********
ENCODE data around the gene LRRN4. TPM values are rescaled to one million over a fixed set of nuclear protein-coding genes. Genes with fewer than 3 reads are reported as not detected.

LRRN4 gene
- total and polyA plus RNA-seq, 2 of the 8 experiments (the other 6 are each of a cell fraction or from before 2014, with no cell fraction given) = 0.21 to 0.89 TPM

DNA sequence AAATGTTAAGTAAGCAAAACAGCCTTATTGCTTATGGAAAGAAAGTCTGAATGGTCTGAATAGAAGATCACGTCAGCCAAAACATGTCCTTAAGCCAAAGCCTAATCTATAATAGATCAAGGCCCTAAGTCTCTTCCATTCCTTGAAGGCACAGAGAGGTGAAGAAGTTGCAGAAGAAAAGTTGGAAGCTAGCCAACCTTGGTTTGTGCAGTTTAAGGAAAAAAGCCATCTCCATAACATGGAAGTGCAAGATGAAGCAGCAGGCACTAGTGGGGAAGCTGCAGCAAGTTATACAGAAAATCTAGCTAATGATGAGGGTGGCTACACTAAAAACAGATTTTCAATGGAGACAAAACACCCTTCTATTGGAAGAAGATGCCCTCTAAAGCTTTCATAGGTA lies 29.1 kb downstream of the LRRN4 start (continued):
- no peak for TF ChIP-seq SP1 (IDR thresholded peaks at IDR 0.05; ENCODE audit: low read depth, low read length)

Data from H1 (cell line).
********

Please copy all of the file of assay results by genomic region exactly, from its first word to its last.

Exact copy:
ENCODE data around the gene LRRN4. TPM values are rescaled to one million over a fixed set of nuclear protein-coding genes. Genes with fewer than 3 reads are reported as not detected.

LRRN4 gene
- total and polyA plus RNA-seq, 2 of the 8 experiments (the other 6 are each of a cell fraction or from before 2014, with no cell fraction given) = 0.21 to 0.89 TPM

DNA sequence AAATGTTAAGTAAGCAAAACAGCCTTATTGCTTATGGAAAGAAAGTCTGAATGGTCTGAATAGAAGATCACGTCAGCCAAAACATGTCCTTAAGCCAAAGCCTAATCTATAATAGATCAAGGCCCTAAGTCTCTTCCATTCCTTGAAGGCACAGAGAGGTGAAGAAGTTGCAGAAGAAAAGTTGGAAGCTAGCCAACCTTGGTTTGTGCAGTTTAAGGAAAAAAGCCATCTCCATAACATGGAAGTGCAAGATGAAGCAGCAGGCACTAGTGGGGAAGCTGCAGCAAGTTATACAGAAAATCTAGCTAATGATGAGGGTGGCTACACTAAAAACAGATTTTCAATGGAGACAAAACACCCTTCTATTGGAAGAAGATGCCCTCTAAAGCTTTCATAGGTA lies 29.1 kb downstream of the LRRN4 start (continued):
- no peak for TF ChIP-seq SP1 (IDR thresholded peaks at IDR 0.05; ENCODE audit: low read depth, low read length)

Data from H1 (cell line).